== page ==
keywords = "continuous foaming, non-Newtonian liquid, x-ray micro-CT, rheology, bubble size distribution",
author = "Saifullah Jabarkhyl and Mostafa Barigou and Shiping Zhu and Pip Rayment and Lloyd, {David M.} and Damiano Rossetti",
year = "2020",
month = jan,
day = "1",
doi = "10.1016/j.ifset.2019.102231",
language = "English",
volume = "59",
journal = "Innovative Food Science and Emerging Technologies",
issn = "1466-8564",
publisher = "Elsevier",

}

RIS

TY - JOUR

T1 - Foams generated from viscous non-Newtonian shear-thinning liquids in a continuous multi rotor-stator device

AU - Jabarkhyl, Saifullah

AU - Barigou, Mostafa

AU - Zhu, Shiping

AU - Rayment, Pip

AU - Lloyd, David M.

AU - Rossetti, Damiano

PY - 2020/1/1

Y1 - 2020/1/1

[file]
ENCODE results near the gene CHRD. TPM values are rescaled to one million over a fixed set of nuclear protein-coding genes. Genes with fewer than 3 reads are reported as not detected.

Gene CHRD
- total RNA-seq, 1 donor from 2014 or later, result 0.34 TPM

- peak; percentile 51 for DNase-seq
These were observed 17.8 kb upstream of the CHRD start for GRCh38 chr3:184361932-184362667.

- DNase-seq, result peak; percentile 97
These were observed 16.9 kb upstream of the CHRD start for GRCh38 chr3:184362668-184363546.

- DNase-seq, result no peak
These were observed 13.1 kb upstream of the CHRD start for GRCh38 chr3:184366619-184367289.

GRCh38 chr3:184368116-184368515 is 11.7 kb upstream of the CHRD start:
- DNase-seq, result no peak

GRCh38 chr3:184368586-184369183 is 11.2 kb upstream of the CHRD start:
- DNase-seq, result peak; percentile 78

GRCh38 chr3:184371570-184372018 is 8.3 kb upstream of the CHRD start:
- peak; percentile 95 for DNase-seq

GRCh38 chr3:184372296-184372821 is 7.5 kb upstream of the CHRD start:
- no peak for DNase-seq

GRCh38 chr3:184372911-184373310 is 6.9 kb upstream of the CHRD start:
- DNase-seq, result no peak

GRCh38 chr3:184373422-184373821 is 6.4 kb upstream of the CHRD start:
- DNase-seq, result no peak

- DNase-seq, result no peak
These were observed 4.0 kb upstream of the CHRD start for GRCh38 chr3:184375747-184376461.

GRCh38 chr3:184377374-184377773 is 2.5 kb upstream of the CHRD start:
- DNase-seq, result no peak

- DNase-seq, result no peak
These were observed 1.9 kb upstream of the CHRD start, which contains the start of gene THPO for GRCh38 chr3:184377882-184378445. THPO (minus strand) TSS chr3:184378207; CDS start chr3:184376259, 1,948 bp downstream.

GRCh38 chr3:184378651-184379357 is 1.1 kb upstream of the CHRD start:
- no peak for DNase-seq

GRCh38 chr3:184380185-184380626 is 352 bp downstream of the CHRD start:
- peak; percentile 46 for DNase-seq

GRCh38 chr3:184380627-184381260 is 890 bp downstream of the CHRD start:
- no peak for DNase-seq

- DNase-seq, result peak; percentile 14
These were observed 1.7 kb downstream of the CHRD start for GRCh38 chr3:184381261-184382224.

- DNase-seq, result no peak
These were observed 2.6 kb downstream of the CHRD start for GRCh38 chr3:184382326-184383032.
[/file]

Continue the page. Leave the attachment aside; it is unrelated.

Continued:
N2 - Whilst aeration is ubiquitous in the food industry, little work has been done on foams generated from viscous non-Newtonian liquids. We study the production of foams from viscous shear-thinning liquids containing a non-ionic food grade surfactant (PGE 55), Xanthan gum and caster sugar, using a continuous pilot-scale device having twelve rotor-stator pairs. The effects of process parameters (rotor speed, gas-liquid volumetric flowrate ratio (G/L)) and liquid composition (surfactant concentration, Xanthan gum concentration) on foam gas volume fraction and bubble size distribution are elucidated. X-ray micro-Computed Tomography is employed to characterise the 3D microstructure of the foams. Rotor speed and G/L ratio are the dominant factors in determining the gas volume fraction and bubble size distribution. The foams produced exhibit a rich fine texture with high static stability. For a given energy input in turbulent flow, a higher G/L ratio results in a higher gas fraction and a smaller bubble size. Industrial relevance: Aeration is ubiquitous in the food industry and innovative ways to generate stable foams with fine texture from viscous non-Newtonian media are needed to satisfy the increasing demand for better quality, healthier and cheaper products. The use of continuous multi rotor-stator devices operating in turbulent flow and under atmospheric pressure achieves optimum aeration efficiency and prevents foam expansion. The use of an effective surfactant such as PGE 55 and a thickener such as Xanthan gum help provide the desired fine texture and stability for longer shelf-life. Operating at high gas-liquid ratios in turbulent flow achieves the production of finer more uniform foams with less energy input.